I took a razor blade and cut off the top, and ended up with a decent rimless tank.   I prefer ADA tanks because of their high clarity glass, but I really do like the dimensions of the fluval edge.

Originally my intent was to make another nano reef, which is why I chose to go with dimmable LED lights.  But then I decided that a low tech planted tank would be much easier to take care of as I finished my last semester at UT Austin.

I also wanted to experiment with Christmas Moss, Narrow Leaf Java Fern and Dwarf pea puffers.

I ordered the DIY 24 LED light kit from Aqua Style Online.  I used this thread as a guide.  I had done some soldering before, but if you’re new to soldering, try looking up some videos on how to solder on youtube- it helped me tremendously.  The most important part of soldering is the concept of heating the metal connections with the soldering iron, and then adding the solder- as the solder melts it will glide onto the heated metal components and cover them.  When you’re heating the connection, a small amount of solder on the soldering iron helps heat up the connection.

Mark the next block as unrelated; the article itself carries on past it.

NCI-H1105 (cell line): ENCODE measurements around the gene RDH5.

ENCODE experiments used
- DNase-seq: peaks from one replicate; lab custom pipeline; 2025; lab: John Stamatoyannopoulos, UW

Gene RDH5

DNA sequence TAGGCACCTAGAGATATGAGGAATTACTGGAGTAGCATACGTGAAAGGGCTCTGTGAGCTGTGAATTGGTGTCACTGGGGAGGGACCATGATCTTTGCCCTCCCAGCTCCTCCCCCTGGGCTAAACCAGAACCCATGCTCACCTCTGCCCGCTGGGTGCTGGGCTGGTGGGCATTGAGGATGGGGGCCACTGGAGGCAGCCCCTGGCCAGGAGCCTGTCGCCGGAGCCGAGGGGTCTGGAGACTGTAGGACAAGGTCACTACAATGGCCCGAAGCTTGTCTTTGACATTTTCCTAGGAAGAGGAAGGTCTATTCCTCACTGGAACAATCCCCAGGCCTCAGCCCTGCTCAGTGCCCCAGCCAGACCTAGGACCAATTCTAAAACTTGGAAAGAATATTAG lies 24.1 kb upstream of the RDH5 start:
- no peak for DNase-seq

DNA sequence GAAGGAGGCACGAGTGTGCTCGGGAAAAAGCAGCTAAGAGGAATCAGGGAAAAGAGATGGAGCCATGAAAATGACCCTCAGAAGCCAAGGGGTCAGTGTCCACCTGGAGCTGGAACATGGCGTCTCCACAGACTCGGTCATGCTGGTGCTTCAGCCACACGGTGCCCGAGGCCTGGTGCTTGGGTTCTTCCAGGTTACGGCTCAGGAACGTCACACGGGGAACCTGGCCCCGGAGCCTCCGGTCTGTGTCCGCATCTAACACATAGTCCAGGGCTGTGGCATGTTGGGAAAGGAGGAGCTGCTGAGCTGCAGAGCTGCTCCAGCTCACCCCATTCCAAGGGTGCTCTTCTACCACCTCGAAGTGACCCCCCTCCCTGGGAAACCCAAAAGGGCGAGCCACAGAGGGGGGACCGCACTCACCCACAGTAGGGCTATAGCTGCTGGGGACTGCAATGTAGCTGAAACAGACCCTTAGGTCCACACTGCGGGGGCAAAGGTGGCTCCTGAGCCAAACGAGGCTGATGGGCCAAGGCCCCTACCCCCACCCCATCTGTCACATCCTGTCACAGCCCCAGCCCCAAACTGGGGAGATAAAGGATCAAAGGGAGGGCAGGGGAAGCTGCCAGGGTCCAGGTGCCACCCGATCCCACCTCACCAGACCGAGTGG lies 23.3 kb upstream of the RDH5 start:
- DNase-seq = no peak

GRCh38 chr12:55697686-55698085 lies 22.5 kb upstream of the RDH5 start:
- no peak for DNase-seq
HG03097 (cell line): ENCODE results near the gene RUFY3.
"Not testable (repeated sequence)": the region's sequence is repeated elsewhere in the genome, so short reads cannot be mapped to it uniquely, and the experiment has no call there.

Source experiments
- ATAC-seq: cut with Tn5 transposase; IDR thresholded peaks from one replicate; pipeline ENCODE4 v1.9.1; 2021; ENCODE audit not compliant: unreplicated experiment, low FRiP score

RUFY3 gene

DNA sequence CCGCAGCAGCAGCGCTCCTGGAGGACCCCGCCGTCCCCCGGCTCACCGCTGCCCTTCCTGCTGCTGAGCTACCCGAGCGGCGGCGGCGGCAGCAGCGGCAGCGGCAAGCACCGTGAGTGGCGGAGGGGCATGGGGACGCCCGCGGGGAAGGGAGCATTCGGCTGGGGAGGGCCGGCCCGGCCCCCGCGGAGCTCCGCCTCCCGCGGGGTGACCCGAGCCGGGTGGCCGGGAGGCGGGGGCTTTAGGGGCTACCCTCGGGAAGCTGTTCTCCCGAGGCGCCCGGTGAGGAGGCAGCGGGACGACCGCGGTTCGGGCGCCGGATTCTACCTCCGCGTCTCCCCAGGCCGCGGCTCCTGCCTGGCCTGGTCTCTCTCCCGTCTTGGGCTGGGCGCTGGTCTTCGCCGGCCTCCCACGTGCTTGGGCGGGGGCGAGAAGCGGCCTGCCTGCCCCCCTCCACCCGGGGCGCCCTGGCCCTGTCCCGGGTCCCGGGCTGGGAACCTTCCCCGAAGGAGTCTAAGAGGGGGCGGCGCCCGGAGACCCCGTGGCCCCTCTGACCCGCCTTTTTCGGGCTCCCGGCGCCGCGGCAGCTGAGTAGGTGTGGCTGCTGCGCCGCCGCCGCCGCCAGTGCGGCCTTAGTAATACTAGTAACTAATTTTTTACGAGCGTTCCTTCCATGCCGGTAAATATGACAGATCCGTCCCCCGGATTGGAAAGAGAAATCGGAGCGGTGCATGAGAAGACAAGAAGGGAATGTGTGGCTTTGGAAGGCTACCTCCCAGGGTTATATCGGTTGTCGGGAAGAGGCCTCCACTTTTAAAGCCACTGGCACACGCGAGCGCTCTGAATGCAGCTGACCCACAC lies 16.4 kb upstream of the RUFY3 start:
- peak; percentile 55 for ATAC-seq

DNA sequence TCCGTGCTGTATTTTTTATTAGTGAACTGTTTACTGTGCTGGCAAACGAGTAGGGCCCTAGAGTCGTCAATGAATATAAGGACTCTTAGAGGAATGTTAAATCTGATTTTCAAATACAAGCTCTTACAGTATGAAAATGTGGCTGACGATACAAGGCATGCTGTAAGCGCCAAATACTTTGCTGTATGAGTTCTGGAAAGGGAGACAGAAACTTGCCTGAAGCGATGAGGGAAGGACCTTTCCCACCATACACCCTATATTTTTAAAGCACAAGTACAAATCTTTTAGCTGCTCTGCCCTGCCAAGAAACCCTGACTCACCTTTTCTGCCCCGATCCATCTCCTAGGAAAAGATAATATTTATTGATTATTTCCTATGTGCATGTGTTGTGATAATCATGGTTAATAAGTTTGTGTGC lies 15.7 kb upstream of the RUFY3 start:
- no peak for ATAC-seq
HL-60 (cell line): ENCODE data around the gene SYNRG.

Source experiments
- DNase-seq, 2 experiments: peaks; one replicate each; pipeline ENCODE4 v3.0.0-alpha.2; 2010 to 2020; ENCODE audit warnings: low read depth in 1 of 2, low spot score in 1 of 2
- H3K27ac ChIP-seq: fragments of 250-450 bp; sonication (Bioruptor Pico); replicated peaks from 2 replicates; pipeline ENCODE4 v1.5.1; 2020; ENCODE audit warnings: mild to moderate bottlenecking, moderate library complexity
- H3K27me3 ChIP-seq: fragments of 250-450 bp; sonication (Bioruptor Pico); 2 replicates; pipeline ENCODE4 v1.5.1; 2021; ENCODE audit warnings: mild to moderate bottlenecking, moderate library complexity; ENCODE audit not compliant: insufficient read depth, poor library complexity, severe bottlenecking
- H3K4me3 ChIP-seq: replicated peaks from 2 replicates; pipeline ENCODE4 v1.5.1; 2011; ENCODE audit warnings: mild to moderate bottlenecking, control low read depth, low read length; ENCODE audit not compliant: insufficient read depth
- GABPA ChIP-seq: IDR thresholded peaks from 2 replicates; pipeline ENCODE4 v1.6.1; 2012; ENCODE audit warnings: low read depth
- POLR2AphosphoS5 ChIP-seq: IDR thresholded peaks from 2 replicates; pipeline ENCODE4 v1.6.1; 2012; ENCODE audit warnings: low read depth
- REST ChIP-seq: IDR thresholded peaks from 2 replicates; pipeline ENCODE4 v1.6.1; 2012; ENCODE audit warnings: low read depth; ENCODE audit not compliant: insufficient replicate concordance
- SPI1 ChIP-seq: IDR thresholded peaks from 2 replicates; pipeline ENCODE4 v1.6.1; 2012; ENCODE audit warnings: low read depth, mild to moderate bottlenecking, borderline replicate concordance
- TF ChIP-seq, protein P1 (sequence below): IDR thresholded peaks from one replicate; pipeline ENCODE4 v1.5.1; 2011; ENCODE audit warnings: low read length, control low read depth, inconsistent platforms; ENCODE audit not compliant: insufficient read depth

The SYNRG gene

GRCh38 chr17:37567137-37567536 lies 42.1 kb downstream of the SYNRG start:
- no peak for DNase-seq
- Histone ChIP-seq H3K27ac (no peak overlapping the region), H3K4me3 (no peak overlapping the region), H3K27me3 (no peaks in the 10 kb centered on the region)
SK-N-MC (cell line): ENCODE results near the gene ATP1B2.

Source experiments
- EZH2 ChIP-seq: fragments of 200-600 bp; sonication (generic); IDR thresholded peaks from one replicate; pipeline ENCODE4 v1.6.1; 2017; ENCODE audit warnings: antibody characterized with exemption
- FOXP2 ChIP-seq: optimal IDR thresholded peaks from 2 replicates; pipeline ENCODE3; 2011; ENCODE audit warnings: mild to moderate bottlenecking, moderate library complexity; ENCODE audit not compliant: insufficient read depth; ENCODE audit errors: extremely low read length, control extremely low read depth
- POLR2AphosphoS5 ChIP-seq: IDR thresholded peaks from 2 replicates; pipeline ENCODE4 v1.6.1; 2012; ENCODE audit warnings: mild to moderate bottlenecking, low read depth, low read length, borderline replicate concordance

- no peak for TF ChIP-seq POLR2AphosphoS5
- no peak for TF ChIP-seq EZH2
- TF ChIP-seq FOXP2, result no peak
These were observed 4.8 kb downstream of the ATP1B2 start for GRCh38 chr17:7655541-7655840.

I didn’t like the fan that came with the kit so I bought 2 smaller, thinner fans from Fry’s Electronics.  The power supply that powers the fans was too much, and the fans spun too fast and loud, so I added a 100 ohm resistor from Radioshack to the voltage line.  This lowered the current passing through the fans and they spun slower and quieter.  They are almost silent now but spin fast enough to cool my heat sink.